Keep on learning
https://www.open.edu/openlearn/education/mathematicseducation/teachingsecondarymathematics/contentsection6
Wed, 22 Jun 2016 10:06:51 GMT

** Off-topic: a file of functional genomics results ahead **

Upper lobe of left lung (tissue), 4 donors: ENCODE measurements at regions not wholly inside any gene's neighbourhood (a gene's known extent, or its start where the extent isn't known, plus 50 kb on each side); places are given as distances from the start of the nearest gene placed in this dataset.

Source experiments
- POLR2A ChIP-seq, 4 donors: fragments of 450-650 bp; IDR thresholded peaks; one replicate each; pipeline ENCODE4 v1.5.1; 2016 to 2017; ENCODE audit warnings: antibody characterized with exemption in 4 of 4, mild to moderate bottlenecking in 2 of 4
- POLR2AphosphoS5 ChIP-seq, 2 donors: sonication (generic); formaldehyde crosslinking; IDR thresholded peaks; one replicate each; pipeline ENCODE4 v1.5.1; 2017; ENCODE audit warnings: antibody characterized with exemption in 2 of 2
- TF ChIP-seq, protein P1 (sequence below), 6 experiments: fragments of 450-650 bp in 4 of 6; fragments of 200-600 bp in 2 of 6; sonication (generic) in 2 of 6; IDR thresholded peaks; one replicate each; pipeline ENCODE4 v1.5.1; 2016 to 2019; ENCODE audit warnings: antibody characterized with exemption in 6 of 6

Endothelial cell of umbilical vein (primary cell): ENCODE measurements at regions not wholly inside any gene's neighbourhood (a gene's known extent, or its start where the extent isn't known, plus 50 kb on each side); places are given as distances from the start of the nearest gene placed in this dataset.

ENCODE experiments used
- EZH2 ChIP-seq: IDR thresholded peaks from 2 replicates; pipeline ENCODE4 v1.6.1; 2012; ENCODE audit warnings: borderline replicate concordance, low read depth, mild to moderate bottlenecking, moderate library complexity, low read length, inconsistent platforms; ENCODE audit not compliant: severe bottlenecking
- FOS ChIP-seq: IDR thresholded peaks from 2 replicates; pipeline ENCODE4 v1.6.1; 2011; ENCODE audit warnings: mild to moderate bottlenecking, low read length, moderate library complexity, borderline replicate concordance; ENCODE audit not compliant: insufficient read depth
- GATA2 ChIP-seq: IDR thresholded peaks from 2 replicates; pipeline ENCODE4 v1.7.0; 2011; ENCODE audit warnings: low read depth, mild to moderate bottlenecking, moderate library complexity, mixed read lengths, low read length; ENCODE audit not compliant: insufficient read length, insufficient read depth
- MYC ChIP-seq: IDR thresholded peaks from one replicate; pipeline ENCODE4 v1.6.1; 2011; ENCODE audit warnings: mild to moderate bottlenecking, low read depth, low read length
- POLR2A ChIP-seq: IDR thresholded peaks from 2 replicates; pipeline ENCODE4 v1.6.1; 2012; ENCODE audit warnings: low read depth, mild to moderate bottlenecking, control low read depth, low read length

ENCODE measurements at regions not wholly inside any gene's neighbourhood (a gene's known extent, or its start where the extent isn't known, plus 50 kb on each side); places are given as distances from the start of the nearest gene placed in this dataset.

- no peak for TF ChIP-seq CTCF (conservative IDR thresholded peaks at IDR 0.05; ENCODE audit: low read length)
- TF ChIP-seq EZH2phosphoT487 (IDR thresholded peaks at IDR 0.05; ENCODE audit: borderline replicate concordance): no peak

<div class="oucontentfigure oucontentmediamini"><img src="https://www.open.edu/openlearn/ocw/pluginfile.php/684285/mod_oucontent/oucontent/33155/8ff4c822/d3c986e6/ol_skeleton_keeponlearning_image.jpg" alt="" width="300" height="200" style="maxwidth:300px;" class="oucontentfigureimage"/></div><p> </p><div class="oucontentinternalsection"><h2 class="oucontenth2 oucontentinternalsectionhead">Study another free course</h2><p>There are more than <b>800 courses on OpenLearn</b> for you to choose from on a range of subjects. </p><p>Find out more about all our <span class="oucontentlinkwithtip"><a class="oucontenthyperlink" href="http://www.open.edu/openlearn/freecourses?utm_source=openlearn&utm_campaign=ol&utm_medium=ebook">free courses</a></span>.</p><p> </p></div><div class="oucontentinternalsection"><h2 class="oucontenth2 oucontentinternalsectionhead">Take your studies further</h2><p>Find out more about studying with The Open University by <a class="oucontenthyperlink" href="http://www.open.ac.uk/courses?utm_source=openlearn&utm_campaign=ol&utm_medium=ebook">visiting our online prospectus</a>. </p><p>If you are new to university study, you may be interested in our <a class="oucontenthyperlink" href=" http://www.open.ac.uk/courses/doit/access?utm_source=openlearn&utm_campaign=ol&utm_medium=ebook">Access Courses</a> or <a class="oucontenthyperlink" href=" http://www.open.ac.uk/courses/certificateshe?utm_source=openlearn&utm_campaign=ol&utm_medium=ebook">Certificates</a>.</p><p> </p></div><div class="oucontentinternalsection"><h2 class="oucontenth2 oucontentinternalsectionhead">What’s new from OpenLearn?</h2><p><a class="oucontenthyperlink" href="http://www.open.edu/openlearn/aboutopenlearn/subscribetheopenlearnnewsletter?utm_source=openlearn&utm_campaign=ol&utm_medium=ebook">Sign up to our newsletter</a> or view a sample.</p><p> </p></div><div class="oucontentbox oucontentshollowbox2 oucontentsbox oucontentsnoheading "><div class="oucontentouterbox"><div class="oucontentinnerbox"><p>For reference, full URLs to pages listed above:</p><p>OpenLearn – <a class="oucontenthyperlink" href="http://www.open.edu/openlearn/freecourses?utm_source=openlearn&utm_campaign=ol&utm_medium=ebook">www.open.edu/<span class="oucontenthidespace"> </span>openlearn/<span class="oucontenthidespace"> </span>freecourses</a></p><p>Visiting our online prospectus – <a class="oucontenthyperlink" href="http://www.open.ac.uk/courses?utm_source=openlearn&utm_campaign=ol&utm_medium=ebook">www.open.ac.uk/<span class="oucontenthidespace"> </span>courses</a></p><p>Access Courses – <a class="oucontenthyperlink" href=" http://www.open.ac.uk/courses/doit/access?utm_source=openlearn&utm_campaign=ol&utm_medium=ebook">www.open.ac.uk/<span class="oucontenthidespace"> </span>courses/<span class="oucontenthidespace"> </span>doit/<span class="oucontenthidespace"> </span>access</a></p><p>Certificates – <a class="oucontenthyperlink" href=" http://www.open.ac.uk/courses/certificateshe?utm_source=openlearn&utm_campaign=ol&utm_medium=ebook">www.open.ac.uk/<span class="oucontenthidespace"> </span>courses/<span class="oucontenthidespace"> </span>certificateshe</a></p><p>Newsletter ­– <a class="oucontenthyperlink" href=" http://www.open.edu/openlearn/aboutopenlearn/subscribetheopenlearnnewsletter?utm_source=openlearn&utm_campaign=ol&utm_medium=ebook">www.open.edu/<span class="oucontenthidespace"> </span>openlearn/<span class="oucontenthidespace"> </span>aboutopenlearn/<span class="oucontenthidespace"> </span>subscribetheopenlearnnewsletter</a></p></div></div></div>